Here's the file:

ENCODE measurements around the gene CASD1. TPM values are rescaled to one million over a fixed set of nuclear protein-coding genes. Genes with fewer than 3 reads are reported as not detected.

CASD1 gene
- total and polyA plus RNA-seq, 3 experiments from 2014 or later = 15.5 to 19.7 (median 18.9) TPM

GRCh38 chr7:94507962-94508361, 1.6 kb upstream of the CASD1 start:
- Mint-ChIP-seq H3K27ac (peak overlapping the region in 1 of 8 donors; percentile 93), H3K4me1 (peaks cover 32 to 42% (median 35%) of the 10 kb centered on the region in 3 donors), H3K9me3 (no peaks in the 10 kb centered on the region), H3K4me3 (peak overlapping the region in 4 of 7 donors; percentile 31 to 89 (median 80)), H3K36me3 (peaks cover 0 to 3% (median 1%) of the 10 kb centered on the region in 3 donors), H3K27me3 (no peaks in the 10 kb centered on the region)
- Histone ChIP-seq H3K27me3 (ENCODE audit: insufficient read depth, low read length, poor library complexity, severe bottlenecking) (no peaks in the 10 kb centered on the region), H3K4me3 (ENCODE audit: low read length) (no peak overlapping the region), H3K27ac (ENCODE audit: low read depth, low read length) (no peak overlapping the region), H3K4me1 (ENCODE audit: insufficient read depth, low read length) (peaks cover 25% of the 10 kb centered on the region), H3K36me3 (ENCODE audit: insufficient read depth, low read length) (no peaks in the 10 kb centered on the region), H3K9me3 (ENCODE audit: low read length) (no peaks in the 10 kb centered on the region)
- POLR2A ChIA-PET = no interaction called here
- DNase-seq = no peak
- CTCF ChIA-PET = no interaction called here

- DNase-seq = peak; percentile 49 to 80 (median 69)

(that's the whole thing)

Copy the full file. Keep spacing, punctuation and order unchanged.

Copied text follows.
ENCODE measurements around the gene CASD1. TPM values are rescaled to one million over a fixed set of nuclear protein-coding genes. Genes with fewer than 3 reads are reported as not detected.

CASD1 gene
- total and polyA plus RNA-seq, 3 experiments from 2014 or later = 15.5 to 19.7 (median 18.9) TPM

GRCh38 chr7:94507962-94508361, 1.6 kb upstream of the CASD1 start:
- Mint-ChIP-seq H3K27ac (peak overlapping the region in 1 of 8 donors; percentile 93), H3K4me1 (peaks cover 32 to 42% (median 35%) of the 10 kb centered on the region in 3 donors), H3K9me3 (no peaks in the 10 kb centered on the region), H3K4me3 (peak overlapping the region in 4 of 7 donors; percentile 31 to 89 (median 80)), H3K36me3 (peaks cover 0 to 3% (median 1%) of the 10 kb centered on the region in 3 donors), H3K27me3 (no peaks in the 10 kb centered on the region)
- Histone ChIP-seq H3K27me3 (ENCODE audit: insufficient read depth, low read length, poor library complexity, severe bottlenecking) (no peaks in the 10 kb centered on the region), H3K4me3 (ENCODE audit: low read length) (no peak overlapping the region), H3K27ac (ENCODE audit: low read depth, low read length) (no peak overlapping the region), H3K4me1 (ENCODE audit: insufficient read depth, low read length) (peaks cover 25% of the 10 kb centered on the region), H3K36me3 (ENCODE audit: insufficient read depth, low read length) (no peaks in the 10 kb centered on the region), H3K9me3 (ENCODE audit: low read length) (no peaks in the 10 kb centered on the region)
- POLR2A ChIA-PET = no interaction called here
- DNase-seq = no peak
- CTCF ChIA-PET = no interaction called here

- DNase-seq = peak; percentile 49 to 80 (median 69)